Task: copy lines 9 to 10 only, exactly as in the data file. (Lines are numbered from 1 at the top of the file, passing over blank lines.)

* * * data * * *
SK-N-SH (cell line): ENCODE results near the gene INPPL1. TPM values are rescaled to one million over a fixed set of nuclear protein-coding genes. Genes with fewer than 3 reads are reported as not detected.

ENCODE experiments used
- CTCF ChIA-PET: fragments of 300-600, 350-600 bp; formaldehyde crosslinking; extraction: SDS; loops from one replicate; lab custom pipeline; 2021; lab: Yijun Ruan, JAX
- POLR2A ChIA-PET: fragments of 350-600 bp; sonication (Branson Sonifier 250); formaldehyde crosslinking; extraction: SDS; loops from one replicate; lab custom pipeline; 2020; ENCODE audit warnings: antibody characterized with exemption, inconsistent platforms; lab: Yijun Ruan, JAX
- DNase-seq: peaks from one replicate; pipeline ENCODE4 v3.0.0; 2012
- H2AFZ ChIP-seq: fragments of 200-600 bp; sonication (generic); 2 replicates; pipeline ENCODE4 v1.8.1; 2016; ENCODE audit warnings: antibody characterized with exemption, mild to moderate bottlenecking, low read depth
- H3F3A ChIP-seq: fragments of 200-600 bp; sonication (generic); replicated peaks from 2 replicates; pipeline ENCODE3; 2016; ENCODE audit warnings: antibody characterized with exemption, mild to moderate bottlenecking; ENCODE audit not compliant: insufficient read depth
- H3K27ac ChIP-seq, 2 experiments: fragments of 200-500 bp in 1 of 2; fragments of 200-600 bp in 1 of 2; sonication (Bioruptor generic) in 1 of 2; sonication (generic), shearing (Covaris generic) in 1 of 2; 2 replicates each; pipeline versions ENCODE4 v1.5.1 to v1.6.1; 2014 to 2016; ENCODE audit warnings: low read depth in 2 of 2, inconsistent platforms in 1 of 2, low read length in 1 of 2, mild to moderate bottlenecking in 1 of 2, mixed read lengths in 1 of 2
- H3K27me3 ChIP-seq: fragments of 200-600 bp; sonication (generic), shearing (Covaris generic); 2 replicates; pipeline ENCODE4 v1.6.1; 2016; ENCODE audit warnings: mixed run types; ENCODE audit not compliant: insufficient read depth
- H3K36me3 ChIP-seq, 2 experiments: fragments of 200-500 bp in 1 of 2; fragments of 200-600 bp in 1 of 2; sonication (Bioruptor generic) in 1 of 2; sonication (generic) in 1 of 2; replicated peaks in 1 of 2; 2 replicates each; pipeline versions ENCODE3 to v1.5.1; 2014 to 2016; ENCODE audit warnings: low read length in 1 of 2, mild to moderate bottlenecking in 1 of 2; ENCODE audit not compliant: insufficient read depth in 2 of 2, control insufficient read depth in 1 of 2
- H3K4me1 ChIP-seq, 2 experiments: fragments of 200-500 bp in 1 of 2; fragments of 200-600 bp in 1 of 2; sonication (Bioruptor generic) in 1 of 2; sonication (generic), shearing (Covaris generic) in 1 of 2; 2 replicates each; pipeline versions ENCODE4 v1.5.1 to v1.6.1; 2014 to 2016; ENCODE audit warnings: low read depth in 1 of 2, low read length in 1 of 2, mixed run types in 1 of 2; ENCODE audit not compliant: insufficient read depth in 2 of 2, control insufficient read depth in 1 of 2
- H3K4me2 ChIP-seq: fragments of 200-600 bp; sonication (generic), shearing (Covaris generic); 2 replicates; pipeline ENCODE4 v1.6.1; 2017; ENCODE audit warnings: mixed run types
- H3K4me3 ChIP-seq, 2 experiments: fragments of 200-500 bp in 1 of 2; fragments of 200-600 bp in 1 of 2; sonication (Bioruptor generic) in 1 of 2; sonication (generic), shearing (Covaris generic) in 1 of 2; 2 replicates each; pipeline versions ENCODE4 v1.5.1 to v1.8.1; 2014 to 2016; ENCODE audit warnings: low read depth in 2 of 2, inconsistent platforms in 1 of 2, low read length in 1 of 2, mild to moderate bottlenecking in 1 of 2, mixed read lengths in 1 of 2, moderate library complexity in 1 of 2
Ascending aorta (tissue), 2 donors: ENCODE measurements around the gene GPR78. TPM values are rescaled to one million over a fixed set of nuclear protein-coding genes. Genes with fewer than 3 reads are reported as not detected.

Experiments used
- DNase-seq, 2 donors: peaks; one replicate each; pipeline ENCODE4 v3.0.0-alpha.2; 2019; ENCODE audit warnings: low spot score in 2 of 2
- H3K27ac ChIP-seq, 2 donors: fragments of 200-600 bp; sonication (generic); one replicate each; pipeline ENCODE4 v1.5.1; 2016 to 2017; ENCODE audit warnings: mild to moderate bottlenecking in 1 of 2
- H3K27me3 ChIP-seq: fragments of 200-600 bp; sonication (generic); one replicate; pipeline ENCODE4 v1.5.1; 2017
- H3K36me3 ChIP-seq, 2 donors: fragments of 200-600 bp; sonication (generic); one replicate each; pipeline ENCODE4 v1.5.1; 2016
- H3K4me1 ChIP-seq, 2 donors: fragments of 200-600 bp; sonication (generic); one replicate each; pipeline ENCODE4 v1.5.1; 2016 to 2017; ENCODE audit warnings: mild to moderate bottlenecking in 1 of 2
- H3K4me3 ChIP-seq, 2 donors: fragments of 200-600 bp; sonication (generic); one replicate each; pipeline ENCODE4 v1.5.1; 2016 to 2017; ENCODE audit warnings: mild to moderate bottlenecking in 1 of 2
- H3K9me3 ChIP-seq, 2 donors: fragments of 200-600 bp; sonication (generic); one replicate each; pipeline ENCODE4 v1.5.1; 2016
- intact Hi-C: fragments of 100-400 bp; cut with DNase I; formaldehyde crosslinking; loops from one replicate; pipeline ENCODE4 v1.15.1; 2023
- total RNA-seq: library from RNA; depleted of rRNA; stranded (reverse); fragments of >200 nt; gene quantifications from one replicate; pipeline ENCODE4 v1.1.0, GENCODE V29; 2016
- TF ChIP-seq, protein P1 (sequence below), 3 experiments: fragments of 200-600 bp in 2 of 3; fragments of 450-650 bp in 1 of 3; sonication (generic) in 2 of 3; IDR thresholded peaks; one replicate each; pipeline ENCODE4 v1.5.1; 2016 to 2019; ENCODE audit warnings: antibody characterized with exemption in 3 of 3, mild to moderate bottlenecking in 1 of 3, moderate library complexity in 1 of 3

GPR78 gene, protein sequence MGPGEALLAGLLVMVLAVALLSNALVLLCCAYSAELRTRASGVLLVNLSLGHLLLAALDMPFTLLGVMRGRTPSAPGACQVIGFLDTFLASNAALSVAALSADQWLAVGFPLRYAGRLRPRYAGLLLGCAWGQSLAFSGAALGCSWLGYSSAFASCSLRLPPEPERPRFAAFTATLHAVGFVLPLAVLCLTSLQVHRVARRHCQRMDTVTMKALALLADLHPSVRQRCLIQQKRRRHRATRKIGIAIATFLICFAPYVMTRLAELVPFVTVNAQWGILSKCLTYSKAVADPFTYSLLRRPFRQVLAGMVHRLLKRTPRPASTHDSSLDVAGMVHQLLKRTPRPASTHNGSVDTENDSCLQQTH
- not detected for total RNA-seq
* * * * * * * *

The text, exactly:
- H3K27me3 ChIP-seq: fragments of 200-600 bp; sonication (generic), shearing (Covaris generic); 2 replicates; pipeline ENCODE4 v1.6.1; 2016; ENCODE audit warnings: mixed run types; ENCODE audit not compliant: insufficient read depth
- H3K36me3 ChIP-seq, 2 experiments: fragments of 200-500 bp in 1 of 2; fragments of 200-600 bp in 1 of 2; sonication (Bioruptor generic) in 1 of 2; sonication (generic) in 1 of 2; replicated peaks in 1 of 2; 2 replicates each; pipeline versions ENCODE3 to v1.5.1; 2014 to 2016; ENCODE audit warnings: low read length in 1 of 2, mild to moderate bottlenecking in 1 of 2; ENCODE audit not compliant: insufficient read depth in 2 of 2, control insufficient read depth in 1 of 2